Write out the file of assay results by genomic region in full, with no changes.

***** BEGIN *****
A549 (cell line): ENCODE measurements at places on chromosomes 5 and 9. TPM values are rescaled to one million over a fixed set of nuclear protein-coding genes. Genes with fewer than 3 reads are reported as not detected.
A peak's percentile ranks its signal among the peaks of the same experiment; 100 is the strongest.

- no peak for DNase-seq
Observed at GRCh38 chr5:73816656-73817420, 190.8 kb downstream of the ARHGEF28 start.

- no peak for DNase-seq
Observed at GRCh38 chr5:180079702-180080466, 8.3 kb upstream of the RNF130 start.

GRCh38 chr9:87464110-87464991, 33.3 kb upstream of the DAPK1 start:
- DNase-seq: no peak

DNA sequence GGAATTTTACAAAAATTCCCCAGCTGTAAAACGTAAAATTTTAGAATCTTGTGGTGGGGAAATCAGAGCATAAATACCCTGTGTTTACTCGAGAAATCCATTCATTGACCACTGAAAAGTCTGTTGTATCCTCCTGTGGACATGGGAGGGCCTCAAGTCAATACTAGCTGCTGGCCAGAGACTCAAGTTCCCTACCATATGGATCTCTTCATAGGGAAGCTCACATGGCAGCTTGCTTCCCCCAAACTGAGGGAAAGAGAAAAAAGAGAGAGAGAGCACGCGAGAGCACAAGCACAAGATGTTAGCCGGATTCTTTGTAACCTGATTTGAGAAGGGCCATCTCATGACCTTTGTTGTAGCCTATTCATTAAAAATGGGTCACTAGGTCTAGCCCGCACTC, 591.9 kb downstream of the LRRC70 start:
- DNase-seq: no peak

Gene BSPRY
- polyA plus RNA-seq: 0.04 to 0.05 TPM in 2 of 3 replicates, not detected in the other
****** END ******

A549 (cell line): ENCODE measurements at places on chromosomes 5 and 9. TPM values are rescaled to one million over a fixed set of nuclear protein-coding genes. Genes with fewer than 3 reads are reported as not detected.
A peak's percentile ranks its signal among the peaks of the same experiment; 100 is the strongest.

- no peak for DNase-seq
Observed at GRCh38 chr5:73816656-73817420, 190.8 kb downstream of the ARHGEF28 start.

- no peak for DNase-seq
Observed at GRCh38 chr5:180079702-180080466, 8.3 kb upstream of the RNF130 start.

GRCh38 chr9:87464110-87464991, 33.3 kb upstream of the DAPK1 start:
- DNase-seq: no peak

DNA sequence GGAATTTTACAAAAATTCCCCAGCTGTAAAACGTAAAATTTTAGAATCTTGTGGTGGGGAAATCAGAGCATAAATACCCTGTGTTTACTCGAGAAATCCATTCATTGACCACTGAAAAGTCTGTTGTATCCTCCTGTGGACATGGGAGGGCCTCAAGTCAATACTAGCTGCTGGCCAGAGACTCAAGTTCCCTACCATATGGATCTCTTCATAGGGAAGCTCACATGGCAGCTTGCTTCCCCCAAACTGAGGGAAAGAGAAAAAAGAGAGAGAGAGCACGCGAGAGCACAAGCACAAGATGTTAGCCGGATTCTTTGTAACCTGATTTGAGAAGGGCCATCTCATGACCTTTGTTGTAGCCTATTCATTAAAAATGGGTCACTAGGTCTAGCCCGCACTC, 591.9 kb downstream of the LRRC70 start:
- DNase-seq: no peak

Gene BSPRY
- polyA plus RNA-seq: 0.04 to 0.05 TPM in 2 of 3 replicates, not detected in the other